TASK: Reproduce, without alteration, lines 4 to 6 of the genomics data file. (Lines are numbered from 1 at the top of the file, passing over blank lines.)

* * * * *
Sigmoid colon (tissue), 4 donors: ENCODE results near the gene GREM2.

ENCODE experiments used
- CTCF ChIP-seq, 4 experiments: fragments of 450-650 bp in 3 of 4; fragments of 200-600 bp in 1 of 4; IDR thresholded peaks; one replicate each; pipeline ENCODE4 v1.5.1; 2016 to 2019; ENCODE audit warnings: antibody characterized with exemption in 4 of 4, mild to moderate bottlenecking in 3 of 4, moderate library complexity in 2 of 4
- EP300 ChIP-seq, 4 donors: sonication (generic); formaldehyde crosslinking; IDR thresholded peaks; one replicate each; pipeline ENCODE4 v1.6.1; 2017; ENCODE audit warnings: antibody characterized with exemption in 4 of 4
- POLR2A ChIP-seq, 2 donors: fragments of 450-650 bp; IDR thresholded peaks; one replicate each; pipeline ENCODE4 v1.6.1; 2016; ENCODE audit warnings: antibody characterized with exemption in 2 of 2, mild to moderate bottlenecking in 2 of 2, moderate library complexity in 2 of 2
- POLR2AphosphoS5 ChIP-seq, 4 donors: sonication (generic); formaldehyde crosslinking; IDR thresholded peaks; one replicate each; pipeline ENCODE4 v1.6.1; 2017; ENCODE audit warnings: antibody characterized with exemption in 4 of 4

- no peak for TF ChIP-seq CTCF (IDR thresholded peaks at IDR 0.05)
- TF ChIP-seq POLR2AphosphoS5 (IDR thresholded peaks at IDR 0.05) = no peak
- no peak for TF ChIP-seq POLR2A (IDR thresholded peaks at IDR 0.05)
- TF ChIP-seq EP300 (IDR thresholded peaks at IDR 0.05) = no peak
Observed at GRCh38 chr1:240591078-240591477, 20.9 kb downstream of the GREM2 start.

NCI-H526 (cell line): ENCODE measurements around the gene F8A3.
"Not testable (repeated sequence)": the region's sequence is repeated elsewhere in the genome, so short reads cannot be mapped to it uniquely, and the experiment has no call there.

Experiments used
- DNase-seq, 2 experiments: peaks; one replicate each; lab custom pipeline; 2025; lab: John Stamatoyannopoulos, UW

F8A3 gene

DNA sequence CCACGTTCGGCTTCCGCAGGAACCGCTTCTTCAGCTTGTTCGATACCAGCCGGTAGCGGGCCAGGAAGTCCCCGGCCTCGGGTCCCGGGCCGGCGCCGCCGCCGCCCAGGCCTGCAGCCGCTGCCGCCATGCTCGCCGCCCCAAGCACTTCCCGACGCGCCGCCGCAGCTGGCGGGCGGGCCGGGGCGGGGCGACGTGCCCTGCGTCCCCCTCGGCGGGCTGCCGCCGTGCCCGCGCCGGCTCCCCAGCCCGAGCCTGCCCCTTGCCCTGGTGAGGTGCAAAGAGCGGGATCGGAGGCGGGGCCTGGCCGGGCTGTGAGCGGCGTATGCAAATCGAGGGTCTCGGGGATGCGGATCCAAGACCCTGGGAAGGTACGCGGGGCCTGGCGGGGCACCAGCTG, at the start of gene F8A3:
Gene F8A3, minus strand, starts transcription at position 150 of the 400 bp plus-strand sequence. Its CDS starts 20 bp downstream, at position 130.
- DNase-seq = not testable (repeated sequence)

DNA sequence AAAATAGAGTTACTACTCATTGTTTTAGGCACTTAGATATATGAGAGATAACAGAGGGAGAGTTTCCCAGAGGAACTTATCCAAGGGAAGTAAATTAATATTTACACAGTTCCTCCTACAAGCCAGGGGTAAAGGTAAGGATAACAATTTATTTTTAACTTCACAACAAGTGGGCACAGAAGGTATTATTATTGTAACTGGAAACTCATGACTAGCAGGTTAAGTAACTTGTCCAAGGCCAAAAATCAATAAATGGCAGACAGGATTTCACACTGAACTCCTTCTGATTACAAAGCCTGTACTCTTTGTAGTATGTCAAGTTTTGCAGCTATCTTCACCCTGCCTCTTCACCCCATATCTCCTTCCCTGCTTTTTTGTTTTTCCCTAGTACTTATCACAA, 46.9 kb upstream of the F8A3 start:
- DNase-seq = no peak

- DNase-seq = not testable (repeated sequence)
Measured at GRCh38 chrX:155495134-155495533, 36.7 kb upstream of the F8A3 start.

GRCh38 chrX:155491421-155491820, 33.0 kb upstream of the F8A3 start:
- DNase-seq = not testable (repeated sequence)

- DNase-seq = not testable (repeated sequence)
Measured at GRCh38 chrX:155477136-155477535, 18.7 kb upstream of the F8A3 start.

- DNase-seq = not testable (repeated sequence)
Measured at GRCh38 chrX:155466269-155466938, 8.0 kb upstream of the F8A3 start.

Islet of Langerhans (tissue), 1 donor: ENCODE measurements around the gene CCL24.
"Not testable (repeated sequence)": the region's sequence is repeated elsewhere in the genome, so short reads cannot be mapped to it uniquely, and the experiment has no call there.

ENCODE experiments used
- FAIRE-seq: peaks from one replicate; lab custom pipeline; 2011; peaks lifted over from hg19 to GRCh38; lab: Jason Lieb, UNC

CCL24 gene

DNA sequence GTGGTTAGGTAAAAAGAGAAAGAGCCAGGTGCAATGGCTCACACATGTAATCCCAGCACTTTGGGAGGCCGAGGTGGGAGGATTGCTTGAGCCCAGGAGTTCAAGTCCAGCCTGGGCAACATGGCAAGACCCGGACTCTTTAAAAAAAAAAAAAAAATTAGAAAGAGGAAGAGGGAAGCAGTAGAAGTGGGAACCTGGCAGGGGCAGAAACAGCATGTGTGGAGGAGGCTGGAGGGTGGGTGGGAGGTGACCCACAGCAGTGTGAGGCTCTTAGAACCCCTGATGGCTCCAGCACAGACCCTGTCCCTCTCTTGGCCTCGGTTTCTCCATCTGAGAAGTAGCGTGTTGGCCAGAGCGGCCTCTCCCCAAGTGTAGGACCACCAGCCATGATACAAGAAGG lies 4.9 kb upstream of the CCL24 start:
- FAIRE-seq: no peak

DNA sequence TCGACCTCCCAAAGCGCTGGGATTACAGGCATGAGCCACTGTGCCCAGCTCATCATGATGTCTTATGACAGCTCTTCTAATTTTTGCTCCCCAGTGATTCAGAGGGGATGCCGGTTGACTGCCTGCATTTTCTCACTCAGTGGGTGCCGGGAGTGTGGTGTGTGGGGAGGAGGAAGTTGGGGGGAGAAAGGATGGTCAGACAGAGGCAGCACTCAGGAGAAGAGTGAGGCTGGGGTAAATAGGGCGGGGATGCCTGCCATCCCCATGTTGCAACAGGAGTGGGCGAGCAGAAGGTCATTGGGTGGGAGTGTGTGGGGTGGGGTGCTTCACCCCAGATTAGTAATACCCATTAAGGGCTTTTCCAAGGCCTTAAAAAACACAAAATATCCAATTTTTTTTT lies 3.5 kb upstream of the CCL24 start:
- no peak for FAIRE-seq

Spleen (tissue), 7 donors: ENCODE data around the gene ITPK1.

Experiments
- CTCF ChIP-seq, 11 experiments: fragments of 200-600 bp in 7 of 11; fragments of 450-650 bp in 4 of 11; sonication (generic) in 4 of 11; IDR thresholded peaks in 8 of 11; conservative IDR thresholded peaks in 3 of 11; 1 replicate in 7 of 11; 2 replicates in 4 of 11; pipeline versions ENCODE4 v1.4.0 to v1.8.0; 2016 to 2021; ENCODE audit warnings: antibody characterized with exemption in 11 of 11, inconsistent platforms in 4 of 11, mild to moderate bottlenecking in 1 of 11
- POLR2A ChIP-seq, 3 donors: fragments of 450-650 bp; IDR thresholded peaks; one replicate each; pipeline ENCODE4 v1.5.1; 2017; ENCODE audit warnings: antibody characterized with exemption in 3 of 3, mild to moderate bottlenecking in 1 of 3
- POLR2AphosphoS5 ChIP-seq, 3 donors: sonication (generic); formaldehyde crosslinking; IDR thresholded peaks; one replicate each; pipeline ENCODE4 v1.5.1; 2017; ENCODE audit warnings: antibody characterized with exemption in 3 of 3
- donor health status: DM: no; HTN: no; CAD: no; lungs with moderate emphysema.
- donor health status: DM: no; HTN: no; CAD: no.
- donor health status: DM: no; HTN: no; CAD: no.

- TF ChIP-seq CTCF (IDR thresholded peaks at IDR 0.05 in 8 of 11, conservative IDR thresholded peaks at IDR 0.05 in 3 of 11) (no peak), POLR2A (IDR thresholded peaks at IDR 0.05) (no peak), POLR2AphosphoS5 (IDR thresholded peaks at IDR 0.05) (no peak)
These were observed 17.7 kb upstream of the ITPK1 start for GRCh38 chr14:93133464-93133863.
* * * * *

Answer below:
- EP300 ChIP-seq, 4 donors: sonication (generic); formaldehyde crosslinking; IDR thresholded peaks; one replicate each; pipeline ENCODE4 v1.6.1; 2017; ENCODE audit warnings: antibody characterized with exemption in 4 of 4
- POLR2A ChIP-seq, 2 donors: fragments of 450-650 bp; IDR thresholded peaks; one replicate each; pipeline ENCODE4 v1.6.1; 2016; ENCODE audit warnings: antibody characterized with exemption in 2 of 2, mild to moderate bottlenecking in 2 of 2, moderate library complexity in 2 of 2
- POLR2AphosphoS5 ChIP-seq, 4 donors: sonication (generic); formaldehyde crosslinking; IDR thresholded peaks; one replicate each; pipeline ENCODE4 v1.6.1; 2017; ENCODE audit warnings: antibody characterized with exemption in 4 of 4